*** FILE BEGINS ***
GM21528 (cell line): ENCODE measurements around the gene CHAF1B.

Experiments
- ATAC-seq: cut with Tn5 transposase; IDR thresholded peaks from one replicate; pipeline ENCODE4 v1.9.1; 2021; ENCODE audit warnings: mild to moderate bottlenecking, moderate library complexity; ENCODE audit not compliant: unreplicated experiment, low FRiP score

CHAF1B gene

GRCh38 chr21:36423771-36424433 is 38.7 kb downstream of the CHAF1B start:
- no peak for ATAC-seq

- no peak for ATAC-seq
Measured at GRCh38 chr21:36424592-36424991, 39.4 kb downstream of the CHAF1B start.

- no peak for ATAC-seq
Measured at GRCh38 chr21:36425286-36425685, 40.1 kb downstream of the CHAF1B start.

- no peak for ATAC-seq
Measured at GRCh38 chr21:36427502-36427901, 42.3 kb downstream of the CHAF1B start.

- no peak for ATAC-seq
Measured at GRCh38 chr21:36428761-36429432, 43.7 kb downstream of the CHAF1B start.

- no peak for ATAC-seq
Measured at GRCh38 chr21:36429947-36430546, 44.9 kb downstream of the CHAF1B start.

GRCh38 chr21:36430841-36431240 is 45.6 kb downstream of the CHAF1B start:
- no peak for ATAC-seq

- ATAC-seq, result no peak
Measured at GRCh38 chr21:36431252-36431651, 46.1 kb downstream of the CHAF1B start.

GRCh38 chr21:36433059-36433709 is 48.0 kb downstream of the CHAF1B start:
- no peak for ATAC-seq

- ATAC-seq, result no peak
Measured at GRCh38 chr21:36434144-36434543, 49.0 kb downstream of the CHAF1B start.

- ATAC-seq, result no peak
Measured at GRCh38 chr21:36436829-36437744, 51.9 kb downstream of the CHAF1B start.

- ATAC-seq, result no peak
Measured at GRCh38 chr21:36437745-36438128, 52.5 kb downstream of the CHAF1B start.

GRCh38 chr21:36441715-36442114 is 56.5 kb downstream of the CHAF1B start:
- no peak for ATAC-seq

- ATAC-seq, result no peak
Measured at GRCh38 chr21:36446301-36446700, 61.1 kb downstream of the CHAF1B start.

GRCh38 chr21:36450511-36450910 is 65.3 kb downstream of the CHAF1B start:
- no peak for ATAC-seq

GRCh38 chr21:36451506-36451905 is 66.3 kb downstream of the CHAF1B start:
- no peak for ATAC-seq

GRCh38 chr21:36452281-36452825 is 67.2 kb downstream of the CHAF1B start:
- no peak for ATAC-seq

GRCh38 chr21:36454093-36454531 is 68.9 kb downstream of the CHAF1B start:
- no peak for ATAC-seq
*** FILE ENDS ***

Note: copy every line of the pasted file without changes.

GM21528 (cell line): ENCODE measurements around the gene CHAF1B.

Experiments
- ATAC-seq: cut with Tn5 transposase; IDR thresholded peaks from one replicate; pipeline ENCODE4 v1.9.1; 2021; ENCODE audit warnings: mild to moderate bottlenecking, moderate library complexity; ENCODE audit not compliant: unreplicated experiment, low FRiP score

CHAF1B gene

GRCh38 chr21:36423771-36424433 is 38.7 kb downstream of the CHAF1B start:
- no peak for ATAC-seq

- no peak for ATAC-seq
Measured at GRCh38 chr21:36424592-36424991, 39.4 kb downstream of the CHAF1B start.

- no peak for ATAC-seq
Measured at GRCh38 chr21:36425286-36425685, 40.1 kb downstream of the CHAF1B start.

- no peak for ATAC-seq
Measured at GRCh38 chr21:36427502-36427901, 42.3 kb downstream of the CHAF1B start.

- no peak for ATAC-seq
Measured at GRCh38 chr21:36428761-36429432, 43.7 kb downstream of the CHAF1B start.

- no peak for ATAC-seq
Measured at GRCh38 chr21:36429947-36430546, 44.9 kb downstream of the CHAF1B start.

GRCh38 chr21:36430841-36431240 is 45.6 kb downstream of the CHAF1B start:
- no peak for ATAC-seq

- ATAC-seq, result no peak
Measured at GRCh38 chr21:36431252-36431651, 46.1 kb downstream of the CHAF1B start.

GRCh38 chr21:36433059-36433709 is 48.0 kb downstream of the CHAF1B start:
- no peak for ATAC-seq

- ATAC-seq, result no peak
Measured at GRCh38 chr21:36434144-36434543, 49.0 kb downstream of the CHAF1B start.

- ATAC-seq, result no peak
Measured at GRCh38 chr21:36436829-36437744, 51.9 kb downstream of the CHAF1B start.

- ATAC-seq, result no peak
Measured at GRCh38 chr21:36437745-36438128, 52.5 kb downstream of the CHAF1B start.

GRCh38 chr21:36441715-36442114 is 56.5 kb downstream of the CHAF1B start:
- no peak for ATAC-seq

- ATAC-seq, result no peak
Measured at GRCh38 chr21:36446301-36446700, 61.1 kb downstream of the CHAF1B start.

GRCh38 chr21:36450511-36450910 is 65.3 kb downstream of the CHAF1B start:
- no peak for ATAC-seq

GRCh38 chr21:36451506-36451905 is 66.3 kb downstream of the CHAF1B start:
- no peak for ATAC-seq

GRCh38 chr21:36452281-36452825 is 67.2 kb downstream of the CHAF1B start:
- no peak for ATAC-seq

GRCh38 chr21:36454093-36454531 is 68.9 kb downstream of the CHAF1B start:
- no peak for ATAC-seq